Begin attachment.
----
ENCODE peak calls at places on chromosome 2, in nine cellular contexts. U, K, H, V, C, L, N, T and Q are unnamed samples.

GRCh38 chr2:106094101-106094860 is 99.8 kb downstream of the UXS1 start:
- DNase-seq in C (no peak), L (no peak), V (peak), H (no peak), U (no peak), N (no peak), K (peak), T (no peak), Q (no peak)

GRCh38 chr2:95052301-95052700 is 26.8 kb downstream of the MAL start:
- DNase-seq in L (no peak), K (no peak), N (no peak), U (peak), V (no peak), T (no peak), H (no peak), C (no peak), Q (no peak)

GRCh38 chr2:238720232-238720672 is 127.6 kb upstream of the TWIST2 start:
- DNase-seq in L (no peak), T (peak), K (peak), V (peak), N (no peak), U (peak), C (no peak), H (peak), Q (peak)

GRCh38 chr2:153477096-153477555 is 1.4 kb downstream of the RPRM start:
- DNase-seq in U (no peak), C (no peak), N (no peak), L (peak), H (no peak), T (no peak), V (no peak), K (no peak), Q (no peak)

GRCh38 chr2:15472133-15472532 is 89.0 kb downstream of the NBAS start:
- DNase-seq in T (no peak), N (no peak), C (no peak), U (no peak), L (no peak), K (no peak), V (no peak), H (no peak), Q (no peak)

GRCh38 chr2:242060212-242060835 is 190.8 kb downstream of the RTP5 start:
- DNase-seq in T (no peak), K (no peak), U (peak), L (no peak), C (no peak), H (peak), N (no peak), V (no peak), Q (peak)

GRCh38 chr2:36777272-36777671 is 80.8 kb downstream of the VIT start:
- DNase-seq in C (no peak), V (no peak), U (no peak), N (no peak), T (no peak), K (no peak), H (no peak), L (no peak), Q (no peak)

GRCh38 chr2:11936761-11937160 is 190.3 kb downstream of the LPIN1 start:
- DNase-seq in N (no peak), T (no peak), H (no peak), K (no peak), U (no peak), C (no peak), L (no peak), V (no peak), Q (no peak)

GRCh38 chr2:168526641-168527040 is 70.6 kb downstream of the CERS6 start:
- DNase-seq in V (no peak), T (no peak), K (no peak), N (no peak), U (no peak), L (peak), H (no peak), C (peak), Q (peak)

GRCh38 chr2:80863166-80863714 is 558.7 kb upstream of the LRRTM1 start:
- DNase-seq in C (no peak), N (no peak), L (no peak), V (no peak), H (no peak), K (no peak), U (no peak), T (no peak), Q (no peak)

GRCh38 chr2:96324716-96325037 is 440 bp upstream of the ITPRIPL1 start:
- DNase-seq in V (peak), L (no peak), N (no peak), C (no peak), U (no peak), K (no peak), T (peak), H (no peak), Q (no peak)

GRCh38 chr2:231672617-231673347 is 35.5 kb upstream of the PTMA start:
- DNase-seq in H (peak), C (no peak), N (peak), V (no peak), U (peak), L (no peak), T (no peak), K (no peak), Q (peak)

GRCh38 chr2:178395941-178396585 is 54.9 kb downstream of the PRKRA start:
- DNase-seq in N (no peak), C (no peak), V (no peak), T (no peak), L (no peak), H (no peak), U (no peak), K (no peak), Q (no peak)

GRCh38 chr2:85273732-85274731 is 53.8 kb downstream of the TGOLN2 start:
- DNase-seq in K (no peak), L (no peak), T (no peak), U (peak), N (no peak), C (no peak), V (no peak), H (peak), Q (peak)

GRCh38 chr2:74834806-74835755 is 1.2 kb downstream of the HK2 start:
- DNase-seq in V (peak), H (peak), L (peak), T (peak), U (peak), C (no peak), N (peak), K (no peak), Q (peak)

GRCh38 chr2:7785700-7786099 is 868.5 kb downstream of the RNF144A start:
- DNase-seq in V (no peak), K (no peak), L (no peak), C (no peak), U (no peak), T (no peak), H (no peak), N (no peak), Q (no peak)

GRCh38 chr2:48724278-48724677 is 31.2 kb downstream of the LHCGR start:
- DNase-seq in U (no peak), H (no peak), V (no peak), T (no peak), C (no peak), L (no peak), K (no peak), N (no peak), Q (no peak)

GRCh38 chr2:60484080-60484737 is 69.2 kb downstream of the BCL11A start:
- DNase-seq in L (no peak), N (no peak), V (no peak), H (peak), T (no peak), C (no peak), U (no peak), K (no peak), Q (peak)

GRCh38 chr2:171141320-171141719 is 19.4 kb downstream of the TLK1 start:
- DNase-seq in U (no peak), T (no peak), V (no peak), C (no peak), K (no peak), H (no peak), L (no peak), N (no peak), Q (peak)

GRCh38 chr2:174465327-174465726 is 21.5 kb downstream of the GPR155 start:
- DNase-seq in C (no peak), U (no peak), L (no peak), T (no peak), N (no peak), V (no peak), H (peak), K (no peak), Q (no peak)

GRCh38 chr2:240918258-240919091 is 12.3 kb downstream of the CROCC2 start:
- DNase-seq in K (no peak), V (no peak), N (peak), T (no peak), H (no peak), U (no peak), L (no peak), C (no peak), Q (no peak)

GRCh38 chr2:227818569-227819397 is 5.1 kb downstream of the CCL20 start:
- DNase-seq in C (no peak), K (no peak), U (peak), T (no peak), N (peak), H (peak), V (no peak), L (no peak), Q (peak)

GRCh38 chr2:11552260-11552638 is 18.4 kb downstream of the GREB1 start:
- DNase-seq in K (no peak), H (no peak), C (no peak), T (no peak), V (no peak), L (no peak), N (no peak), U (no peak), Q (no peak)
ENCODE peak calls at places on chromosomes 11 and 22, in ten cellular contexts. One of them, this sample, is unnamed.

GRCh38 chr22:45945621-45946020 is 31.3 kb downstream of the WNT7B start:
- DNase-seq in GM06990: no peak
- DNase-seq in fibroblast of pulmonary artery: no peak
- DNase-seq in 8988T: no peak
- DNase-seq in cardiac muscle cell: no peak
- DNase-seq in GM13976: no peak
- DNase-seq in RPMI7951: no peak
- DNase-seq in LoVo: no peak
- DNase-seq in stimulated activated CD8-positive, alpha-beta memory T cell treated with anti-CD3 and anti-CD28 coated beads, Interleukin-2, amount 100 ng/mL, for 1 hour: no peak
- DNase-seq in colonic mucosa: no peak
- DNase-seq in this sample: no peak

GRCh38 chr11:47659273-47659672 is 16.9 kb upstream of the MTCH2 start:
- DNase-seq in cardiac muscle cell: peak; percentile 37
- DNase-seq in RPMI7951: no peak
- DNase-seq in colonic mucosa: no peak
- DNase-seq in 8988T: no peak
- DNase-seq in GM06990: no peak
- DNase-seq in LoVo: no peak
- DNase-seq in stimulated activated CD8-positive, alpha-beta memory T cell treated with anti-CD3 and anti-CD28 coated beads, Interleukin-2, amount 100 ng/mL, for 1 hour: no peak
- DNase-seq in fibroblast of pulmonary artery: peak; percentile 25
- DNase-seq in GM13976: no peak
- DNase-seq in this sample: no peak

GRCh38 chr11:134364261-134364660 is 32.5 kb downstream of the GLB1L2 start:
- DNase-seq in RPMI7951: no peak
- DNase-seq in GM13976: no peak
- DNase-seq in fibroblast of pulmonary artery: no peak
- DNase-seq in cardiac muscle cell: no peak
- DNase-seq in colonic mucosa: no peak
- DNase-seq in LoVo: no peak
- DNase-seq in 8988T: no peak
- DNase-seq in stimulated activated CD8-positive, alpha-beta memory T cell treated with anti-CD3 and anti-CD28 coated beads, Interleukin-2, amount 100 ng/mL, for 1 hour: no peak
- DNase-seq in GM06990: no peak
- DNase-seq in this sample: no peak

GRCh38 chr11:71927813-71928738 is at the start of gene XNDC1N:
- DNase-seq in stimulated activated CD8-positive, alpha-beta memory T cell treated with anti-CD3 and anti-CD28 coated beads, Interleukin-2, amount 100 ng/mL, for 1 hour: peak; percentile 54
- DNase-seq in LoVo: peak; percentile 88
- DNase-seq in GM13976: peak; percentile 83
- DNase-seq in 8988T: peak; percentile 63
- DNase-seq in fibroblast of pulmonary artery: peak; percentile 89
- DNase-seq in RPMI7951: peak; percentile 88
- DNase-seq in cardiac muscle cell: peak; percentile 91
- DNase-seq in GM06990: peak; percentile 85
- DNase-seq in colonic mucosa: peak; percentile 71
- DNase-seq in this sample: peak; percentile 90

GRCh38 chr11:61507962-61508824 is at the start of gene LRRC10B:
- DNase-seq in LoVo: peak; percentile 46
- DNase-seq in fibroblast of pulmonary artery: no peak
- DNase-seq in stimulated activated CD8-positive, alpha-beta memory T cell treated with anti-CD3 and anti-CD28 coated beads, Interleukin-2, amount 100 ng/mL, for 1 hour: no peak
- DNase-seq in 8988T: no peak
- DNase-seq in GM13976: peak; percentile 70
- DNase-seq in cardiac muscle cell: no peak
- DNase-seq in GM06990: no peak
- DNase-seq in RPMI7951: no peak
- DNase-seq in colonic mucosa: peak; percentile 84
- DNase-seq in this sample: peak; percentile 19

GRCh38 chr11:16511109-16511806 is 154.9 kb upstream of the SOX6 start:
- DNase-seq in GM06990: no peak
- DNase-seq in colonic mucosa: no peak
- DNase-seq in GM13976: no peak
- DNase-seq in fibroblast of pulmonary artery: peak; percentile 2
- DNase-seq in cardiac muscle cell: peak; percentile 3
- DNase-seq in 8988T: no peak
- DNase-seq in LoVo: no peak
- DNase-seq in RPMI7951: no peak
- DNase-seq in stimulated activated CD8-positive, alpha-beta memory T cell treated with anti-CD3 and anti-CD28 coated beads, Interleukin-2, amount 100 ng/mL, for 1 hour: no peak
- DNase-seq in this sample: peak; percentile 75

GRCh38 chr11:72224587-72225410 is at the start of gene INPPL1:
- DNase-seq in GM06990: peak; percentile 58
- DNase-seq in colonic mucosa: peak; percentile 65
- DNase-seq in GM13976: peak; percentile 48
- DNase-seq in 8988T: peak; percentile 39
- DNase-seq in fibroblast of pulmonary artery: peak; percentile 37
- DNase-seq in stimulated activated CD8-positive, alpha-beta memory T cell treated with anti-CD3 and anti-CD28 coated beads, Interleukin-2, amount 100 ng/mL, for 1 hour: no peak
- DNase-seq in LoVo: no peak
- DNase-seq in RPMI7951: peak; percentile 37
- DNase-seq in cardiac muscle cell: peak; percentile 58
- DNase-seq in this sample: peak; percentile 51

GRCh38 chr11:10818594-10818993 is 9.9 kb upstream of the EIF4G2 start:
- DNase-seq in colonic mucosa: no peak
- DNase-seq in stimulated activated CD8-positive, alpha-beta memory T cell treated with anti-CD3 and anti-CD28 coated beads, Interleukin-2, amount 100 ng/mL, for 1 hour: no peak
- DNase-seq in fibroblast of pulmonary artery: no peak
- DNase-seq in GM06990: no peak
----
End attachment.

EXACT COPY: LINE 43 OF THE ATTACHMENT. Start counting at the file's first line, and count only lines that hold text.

- DNase-seq in K (no peak), V (no peak), N (peak), T (no peak), H (no peak), U (no peak), L (no peak), C (no peak), Q (no peak)